Imagine a future in which drugs are not so expensive that governments stop choosing which drugs they can subsidize, and new, more effective drugs hit the market more often and faster.
A future in which children suffering from orphan diseases (“orphan diseases”) will have a real chance of salvation without having to look for funds that are too heavy for an ordinary family. The first steps of this future are now taking place in several research centers, one of which is the Blavatnik Center for Drug Discovery and Research at Tel Aviv University under the academic leadership of Professor Ehud Gazit.
The modern pharmaceutical industry has created only about 1,200 drugs. About 400 more drugs were taken off the market due to problems that were revealed after they entered the market. And that’s all. Despite trillions of dollars and thousands of man-years.
If you want to develop a new drug, any representative of the so-called Big Pharma (large pharmaceutical companies) will tell you that just for the initial development of a new drug, even before the stage of clinical trials, it takes several billion dollars and ten years of work.
For a lone researcher or small laboratory, the chance of achieving such a result is negligible. Simply due to lack of time, equipment and funds.
In recent years, the scientific world has begun to come to the conclusion that something needs to be changed in the current situation. At the same time, as often happens, this conclusion was made almost simultaneously in different parts of the world, including the USA, EU countries and Israel.
According to the director of the Blavatnik Center, Dr. Lyudmila Buzhanskaya, the main problem of the modern scheme for the development of new drugs is the lack of orderly information and poorly established contacts between the academy and industry and between representatives of various disciplines directly at the academy.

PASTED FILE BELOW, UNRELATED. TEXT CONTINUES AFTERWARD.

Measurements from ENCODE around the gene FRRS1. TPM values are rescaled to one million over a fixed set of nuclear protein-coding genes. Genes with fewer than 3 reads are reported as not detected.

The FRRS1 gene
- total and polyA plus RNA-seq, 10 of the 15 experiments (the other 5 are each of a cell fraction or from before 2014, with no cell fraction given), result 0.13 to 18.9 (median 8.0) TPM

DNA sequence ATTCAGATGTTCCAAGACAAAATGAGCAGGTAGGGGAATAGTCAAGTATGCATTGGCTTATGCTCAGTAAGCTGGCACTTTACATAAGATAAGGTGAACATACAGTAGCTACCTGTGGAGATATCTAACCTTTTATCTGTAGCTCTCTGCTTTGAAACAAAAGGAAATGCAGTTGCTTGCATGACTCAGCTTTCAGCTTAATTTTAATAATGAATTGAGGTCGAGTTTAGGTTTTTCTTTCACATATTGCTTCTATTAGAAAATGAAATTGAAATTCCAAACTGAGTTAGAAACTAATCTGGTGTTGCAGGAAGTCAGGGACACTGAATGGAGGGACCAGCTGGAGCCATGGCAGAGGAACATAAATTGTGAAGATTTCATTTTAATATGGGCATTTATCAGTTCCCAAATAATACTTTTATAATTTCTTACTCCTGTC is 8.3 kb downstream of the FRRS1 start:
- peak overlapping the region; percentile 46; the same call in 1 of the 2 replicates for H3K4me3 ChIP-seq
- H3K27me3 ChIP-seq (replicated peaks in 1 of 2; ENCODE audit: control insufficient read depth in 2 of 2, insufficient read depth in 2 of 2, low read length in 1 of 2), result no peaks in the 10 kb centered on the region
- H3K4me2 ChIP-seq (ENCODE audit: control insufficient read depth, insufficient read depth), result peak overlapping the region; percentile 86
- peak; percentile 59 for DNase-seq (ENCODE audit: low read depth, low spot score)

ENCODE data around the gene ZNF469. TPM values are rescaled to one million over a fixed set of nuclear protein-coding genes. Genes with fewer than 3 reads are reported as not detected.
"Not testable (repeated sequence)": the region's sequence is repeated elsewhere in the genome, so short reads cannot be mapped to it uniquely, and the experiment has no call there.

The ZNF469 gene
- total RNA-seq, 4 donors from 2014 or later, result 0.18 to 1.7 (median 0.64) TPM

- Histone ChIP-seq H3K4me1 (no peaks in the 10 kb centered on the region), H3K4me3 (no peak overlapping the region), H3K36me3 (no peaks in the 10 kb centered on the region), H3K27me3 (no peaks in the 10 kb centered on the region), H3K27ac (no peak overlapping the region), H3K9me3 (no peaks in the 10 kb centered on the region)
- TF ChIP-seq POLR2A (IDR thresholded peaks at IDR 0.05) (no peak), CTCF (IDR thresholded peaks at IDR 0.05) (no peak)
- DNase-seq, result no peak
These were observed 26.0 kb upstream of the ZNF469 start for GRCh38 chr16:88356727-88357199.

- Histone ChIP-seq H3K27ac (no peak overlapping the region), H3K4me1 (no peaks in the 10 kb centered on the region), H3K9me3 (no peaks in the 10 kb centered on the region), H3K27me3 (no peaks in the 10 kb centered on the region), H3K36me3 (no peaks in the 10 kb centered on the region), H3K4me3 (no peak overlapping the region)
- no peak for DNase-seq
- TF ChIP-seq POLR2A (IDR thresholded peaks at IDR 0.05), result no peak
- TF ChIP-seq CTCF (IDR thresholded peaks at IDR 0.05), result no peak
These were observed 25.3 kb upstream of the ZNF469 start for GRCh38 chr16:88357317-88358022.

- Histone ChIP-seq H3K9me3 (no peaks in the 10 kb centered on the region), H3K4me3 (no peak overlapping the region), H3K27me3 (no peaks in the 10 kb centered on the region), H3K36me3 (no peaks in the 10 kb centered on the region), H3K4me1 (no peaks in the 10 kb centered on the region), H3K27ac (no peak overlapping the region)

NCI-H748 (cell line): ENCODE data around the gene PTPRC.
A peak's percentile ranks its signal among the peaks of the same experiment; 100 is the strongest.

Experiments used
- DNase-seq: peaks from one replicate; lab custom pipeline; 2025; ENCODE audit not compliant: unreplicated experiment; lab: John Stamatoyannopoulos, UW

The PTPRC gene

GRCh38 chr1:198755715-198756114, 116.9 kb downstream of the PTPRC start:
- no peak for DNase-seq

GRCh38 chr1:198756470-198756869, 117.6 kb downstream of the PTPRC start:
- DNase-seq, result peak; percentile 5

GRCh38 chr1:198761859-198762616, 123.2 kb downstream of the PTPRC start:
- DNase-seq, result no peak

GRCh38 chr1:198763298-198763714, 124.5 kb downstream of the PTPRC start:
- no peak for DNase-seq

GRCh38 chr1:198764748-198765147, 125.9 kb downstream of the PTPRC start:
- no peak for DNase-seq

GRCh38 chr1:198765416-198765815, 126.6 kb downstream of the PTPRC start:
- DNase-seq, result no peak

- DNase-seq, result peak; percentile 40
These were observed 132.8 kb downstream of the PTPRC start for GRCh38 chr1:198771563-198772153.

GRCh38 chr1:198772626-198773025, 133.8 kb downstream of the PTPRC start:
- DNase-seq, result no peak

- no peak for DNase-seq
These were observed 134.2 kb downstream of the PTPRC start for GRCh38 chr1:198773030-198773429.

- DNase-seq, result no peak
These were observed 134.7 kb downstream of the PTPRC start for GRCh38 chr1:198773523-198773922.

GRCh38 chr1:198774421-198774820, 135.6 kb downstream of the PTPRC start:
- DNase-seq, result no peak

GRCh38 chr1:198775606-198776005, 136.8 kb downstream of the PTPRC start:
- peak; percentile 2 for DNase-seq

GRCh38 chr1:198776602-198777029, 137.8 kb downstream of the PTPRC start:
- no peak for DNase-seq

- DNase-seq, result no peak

The Blavatnik Center is intended to become the very link and information and analytical center of the pharmaceutical industry of the future.
The staff of the center is only 12 people, representing three main groups – chemists, biologists and computer specialists. A small in area, but carefully thought-out territory is also inhabited by a large number of the most modern robots that allow manipulating cells and solutions of potentially pharmacologically active substances with a speed, accuracy and accuracy inaccessible to humans.
“They don’t want to believe it, but what concerns need billions of dollars and years, we are ready to do for one hundred thousand dollars and a few weeks,” says Dr. Buzhanskaya.
“An incredible amount of effort, money and time is spent on repeating other people’s mistakes. Each scientist conducts many experiments, but the results of the overwhelming majority of them are not recorded anywhere. As a result, each next scientist or pharmaceutical company starts everything from scratch, instead of gaining access to the database and save significant resources. One of our goals is to create such a database, “she explains.